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Helping You Get the Most From Your Hunting Dogs

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There are days when it seems anyone can toot on a call and it seems to work. The vast majority of days, though, finds the waterfowler battling any number of elements that make decoying ducks seem next to impossible. Let’s face it, not all ducks can be successfully called. It’s on these days, if there are callable ducks around, the better callers seem to prevail. To successfully call waterfowl one must have three things: A functional and properly designed call, the ability to operate that call and, lastly, the ability to “read the birds”. The ability to “read the birds” cannot be purchased and is often a skill that can only be acquired as a result of having spent quality time in the field.

A functional and properly designed call should be the first investment the waterfowler looking for help should make. Look for a call that has a proven track record. This will usually translate into a call possessing the needed stability and consistency of design required to allow the student to meaningfully progress. Unfortunately, not all calls are created equal and one will never become any better than his instrument and instruction will allow.

The ability to properly operate the call obviously relates directly to the instruction to which the student is exposed. Meaningful and proven instruction geared to allowing the student to get out of his call all that was designed into it is essential, and doubly so for those that are far removed from personal one-on-one instruction.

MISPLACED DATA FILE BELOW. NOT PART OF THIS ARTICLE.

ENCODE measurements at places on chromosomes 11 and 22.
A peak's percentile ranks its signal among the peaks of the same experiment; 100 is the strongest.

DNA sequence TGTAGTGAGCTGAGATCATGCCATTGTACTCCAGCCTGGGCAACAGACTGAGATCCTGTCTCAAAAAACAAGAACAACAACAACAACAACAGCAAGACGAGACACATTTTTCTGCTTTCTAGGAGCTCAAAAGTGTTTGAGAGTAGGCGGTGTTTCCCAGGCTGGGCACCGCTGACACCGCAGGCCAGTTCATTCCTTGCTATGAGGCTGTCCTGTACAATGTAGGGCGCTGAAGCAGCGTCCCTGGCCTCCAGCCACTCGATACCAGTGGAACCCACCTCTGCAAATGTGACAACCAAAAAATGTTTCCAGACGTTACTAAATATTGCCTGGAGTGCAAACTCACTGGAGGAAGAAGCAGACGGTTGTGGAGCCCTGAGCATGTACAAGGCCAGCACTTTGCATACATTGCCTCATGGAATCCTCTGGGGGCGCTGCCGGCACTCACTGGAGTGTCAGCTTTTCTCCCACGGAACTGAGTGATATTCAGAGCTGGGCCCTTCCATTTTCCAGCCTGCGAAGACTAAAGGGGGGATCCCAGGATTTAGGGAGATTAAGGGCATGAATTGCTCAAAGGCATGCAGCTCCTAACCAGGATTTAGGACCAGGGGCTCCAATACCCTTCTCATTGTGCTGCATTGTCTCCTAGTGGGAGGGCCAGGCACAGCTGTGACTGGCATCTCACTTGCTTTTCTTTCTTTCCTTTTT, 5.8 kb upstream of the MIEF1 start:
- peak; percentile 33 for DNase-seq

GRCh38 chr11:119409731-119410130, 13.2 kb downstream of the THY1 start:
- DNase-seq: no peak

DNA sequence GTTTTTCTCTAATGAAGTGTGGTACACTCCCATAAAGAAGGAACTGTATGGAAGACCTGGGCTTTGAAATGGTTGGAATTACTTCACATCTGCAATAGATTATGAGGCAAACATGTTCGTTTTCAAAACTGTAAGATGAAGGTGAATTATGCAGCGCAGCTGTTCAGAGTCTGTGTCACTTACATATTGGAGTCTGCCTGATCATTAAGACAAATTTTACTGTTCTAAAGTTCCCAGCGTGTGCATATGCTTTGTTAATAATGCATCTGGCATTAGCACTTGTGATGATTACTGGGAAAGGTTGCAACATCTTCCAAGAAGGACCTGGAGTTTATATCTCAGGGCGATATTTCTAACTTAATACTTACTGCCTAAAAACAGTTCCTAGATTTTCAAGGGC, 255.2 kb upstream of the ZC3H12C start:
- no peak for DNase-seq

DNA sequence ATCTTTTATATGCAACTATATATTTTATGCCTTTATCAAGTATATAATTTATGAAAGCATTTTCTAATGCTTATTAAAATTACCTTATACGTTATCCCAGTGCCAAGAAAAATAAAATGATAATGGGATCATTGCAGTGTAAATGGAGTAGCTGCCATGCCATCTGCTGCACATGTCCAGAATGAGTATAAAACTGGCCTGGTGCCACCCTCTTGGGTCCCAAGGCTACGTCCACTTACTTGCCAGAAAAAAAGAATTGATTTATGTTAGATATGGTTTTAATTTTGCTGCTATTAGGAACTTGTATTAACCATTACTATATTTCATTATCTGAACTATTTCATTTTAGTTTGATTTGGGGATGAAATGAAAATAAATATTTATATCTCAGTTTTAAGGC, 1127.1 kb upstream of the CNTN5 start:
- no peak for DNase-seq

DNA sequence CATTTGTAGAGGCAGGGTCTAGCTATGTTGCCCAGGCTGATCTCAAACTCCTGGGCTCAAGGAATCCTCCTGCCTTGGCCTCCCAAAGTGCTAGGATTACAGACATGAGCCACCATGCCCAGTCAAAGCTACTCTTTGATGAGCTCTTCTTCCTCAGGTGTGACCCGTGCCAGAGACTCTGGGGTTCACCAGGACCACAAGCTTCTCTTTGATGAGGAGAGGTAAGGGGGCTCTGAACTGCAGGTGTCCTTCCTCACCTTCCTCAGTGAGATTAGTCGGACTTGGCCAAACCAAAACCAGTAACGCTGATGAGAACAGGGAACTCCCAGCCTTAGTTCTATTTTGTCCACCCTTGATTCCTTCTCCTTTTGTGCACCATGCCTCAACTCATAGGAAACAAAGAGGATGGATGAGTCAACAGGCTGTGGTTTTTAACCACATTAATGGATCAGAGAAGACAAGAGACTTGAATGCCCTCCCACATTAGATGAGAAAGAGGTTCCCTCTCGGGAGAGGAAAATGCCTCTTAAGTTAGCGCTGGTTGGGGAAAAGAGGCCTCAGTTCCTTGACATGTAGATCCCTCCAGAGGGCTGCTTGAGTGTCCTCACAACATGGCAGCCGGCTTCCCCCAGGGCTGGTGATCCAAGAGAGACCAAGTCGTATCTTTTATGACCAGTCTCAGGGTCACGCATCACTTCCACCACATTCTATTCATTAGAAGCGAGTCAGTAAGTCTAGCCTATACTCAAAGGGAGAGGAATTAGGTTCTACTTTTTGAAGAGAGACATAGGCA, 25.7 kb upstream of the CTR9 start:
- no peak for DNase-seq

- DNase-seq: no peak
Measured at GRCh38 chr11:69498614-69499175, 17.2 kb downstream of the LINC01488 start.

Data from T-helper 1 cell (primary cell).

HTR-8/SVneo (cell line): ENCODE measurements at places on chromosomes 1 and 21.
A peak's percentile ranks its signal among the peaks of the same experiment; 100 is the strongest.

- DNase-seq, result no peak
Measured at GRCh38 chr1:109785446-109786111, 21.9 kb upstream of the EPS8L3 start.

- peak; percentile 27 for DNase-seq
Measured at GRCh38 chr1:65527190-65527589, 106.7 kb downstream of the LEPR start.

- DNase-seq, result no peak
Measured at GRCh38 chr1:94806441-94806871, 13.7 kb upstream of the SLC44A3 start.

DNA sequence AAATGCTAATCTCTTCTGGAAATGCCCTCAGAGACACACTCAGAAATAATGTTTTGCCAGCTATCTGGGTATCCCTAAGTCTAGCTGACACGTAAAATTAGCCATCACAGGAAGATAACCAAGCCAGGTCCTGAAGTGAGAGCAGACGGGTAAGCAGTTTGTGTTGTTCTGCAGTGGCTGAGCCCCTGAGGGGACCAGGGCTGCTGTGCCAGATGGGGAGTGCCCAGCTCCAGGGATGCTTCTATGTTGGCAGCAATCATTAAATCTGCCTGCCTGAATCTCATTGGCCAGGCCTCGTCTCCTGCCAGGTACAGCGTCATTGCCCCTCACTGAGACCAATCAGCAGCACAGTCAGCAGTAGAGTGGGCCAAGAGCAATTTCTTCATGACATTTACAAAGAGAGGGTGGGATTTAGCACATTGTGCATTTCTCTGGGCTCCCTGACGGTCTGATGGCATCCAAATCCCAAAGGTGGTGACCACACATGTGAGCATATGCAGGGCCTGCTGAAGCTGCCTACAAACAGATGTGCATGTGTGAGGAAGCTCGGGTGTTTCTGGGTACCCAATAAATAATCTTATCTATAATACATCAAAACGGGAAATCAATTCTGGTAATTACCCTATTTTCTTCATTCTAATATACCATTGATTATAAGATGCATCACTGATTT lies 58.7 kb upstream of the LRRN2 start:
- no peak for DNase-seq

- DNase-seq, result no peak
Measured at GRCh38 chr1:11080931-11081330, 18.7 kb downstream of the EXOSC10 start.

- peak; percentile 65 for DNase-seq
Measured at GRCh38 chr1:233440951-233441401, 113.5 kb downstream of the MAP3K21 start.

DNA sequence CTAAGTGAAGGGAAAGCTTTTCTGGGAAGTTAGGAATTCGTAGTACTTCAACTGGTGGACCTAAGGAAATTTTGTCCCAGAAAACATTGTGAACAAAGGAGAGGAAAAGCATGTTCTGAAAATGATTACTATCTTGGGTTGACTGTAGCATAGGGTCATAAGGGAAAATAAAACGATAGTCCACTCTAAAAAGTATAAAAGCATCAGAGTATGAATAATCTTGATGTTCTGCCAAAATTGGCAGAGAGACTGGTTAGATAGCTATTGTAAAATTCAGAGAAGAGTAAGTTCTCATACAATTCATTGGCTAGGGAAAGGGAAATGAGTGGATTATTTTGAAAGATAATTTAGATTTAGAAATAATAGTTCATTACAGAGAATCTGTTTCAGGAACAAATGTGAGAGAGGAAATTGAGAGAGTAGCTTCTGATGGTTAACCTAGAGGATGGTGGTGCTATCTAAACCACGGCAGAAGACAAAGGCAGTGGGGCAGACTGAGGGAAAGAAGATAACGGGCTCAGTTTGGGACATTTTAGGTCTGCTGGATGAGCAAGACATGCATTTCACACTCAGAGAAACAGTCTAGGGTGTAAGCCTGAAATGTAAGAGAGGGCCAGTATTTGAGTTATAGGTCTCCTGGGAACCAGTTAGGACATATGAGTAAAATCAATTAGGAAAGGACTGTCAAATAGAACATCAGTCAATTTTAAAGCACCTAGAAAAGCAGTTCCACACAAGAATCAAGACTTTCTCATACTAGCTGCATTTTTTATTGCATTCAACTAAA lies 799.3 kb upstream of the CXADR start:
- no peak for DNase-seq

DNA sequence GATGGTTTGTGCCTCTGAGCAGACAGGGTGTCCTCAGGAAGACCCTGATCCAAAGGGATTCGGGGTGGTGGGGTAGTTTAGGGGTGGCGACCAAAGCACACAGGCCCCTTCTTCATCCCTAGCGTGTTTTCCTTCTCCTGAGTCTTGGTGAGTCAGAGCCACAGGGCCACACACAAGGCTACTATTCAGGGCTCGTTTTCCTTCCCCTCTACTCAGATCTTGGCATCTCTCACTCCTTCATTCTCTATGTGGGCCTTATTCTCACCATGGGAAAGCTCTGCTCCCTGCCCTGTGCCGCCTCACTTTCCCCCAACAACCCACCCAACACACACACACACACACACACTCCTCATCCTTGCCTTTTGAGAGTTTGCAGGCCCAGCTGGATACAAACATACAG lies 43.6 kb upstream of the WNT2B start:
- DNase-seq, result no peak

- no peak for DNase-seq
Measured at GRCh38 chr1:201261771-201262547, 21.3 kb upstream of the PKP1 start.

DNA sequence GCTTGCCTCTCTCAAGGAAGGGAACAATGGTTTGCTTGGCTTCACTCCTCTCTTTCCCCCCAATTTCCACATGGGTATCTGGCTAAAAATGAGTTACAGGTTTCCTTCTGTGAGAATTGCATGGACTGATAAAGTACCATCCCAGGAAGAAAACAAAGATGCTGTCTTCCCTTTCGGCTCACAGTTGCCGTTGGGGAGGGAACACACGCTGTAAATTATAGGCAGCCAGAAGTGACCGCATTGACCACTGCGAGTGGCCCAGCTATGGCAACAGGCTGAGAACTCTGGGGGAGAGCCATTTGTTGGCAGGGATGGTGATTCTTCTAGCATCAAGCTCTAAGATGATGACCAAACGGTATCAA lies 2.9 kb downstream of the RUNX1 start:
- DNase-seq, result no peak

The degree of commitment one makes to learning how to operate his call cannot be overlooked in its importance to the overall stated goal of trying to become a top-notch call operator. It’s been my experience that, generally, commitment to one’s calling improvement tends to mirror one’s love of the sport. The more one loves to hunt ducks, the more time one spends in the field, the more excuses one can come up with to get into the field, the more likely he’ll commit himself to studying and meaningfully practicing proper calling instructional techniques.

Just because one may be out of the preferred instructional loop doesn’t mean he has to sit on his hands in the blind while others call the birds. Once one has the required instrument (in this case a duck call) how good anyone ultimately can become is largely a function of his willingness to accept proven instruction, applying his intelligence to understand the material, and meaningfully applying his time while practicing. Doing all this will allow him to maximize whatever amount of God-given talent with which he may have been blessed.

Unfortunately, nothing worthwhile seems to come easy or free. But, when it comes to actually calling those ducks down from the sky and working them as if they were a kite on a string, the end result seems well worth the effort.

For information on calls and instructional materials please contact:
Carlson Championship Calls
3056 S. 43rd Street
Omaha, NE 68105
(402) 554-8411

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